Share This Article
Google has announced an update to its inactive account policy, revealing that it will delete Google Accounts that have been dormant for a minimum of two years. The rationale behind this move is that long-unused accounts are more susceptible to compromise due to outdated, less secure passwords and the absence of two-factor authentication.
Moving forward, Google reserves the right to delete any account and its associated content if it remains unused or unaccessed for a period of two years or more. This policy encompasses various Google services, including Gmail, Google Docs, Google Drive, Google Meet, Calendar, YouTube, and Google Photos.
It’s important to note that this policy applies exclusively to personal Google Accounts, exempting accounts created for business and educational purposes. Starting in December 2023, users with inactive accounts will witness the deletion process, but Google assures that ample notice will be given beforehand.
Initially, accounts that were created but never utilized will be the primary targets for deletion. Google will send multiple notifications to both the account’s primary email address and the designated recovery email (if provided).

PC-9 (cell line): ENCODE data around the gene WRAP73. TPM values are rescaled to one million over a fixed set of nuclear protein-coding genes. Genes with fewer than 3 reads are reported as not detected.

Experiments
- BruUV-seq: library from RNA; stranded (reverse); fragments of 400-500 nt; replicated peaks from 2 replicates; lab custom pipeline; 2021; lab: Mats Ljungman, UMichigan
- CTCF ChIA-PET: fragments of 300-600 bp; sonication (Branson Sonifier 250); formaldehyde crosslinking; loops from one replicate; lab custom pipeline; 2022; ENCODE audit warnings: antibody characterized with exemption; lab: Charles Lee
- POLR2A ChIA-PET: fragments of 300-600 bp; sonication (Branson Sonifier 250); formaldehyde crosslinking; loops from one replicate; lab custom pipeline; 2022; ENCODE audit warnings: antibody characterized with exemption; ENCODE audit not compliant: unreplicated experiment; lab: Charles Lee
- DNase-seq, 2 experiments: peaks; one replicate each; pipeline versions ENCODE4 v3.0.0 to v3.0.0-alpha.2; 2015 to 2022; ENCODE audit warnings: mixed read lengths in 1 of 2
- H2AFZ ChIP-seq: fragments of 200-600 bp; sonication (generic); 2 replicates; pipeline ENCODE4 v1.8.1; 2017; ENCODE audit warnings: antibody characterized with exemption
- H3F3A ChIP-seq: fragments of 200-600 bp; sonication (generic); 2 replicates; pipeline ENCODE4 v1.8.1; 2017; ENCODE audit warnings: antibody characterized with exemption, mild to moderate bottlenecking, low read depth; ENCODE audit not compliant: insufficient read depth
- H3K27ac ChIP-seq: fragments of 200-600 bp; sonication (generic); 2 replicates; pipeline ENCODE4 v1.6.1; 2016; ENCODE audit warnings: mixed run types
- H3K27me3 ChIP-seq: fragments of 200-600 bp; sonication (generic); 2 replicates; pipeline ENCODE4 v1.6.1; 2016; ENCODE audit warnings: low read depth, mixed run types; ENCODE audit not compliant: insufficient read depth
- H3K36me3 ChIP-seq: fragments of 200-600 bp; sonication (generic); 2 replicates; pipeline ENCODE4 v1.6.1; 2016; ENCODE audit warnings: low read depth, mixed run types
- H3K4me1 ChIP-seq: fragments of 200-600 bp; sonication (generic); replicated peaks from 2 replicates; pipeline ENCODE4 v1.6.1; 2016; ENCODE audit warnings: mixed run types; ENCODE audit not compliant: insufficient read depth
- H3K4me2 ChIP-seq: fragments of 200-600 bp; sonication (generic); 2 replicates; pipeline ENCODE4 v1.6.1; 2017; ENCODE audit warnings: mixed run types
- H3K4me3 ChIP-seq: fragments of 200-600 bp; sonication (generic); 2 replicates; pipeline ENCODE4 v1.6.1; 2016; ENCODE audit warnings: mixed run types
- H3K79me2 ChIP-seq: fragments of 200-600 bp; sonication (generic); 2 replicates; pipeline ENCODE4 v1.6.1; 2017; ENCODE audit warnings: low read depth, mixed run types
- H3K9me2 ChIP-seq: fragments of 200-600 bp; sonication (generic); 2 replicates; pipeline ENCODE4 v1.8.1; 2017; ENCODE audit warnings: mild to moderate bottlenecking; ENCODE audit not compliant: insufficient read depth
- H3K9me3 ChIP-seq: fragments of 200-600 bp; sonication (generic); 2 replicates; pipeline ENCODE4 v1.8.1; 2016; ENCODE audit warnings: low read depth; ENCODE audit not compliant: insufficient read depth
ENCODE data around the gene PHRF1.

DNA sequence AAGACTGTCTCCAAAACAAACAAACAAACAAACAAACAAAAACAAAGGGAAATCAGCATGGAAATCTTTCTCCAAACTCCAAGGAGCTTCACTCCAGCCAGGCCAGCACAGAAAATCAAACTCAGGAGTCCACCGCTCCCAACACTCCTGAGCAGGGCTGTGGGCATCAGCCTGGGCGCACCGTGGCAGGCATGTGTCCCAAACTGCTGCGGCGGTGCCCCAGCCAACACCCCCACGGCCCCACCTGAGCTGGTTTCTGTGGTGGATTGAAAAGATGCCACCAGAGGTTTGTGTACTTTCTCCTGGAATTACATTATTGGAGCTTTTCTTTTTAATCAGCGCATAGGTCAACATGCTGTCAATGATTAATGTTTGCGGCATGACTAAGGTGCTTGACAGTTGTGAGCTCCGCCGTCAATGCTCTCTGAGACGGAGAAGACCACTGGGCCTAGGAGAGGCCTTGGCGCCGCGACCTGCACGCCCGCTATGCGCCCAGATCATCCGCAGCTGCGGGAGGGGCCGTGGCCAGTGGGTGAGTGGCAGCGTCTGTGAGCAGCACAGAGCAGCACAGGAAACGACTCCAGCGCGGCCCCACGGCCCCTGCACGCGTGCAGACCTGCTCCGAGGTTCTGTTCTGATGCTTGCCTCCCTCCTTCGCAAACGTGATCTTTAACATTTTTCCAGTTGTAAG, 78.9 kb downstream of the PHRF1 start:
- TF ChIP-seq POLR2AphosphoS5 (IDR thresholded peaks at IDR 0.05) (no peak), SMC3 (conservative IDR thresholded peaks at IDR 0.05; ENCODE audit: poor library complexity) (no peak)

To prevent an account from being purged, Google advises users to log in at least once every two years. Any recent sign-ins or activity within an account or Google service will classify it as active and shield it from deletion.
- Apple Celebrates Success in App Store Protection as it Continues to Face Antitrust Scrutiny
- Apple Support App Gets Revamped Layout and Expands to New Regions
Engaging in various activities can help maintain account activity status, such as reading or sending emails, using Google Drive, watching YouTube videos, downloading apps from Google Play, conducting searches via Google Search, having an active subscription through a Google Account, or utilizing “Sign in with Google.”
Previously, in 2020, Google had declared its intention to erase content from unused accounts while retaining the accounts themselves. However, the company’s current plan involves deleting inactive accounts altogether, signifying a significant shift in their approach.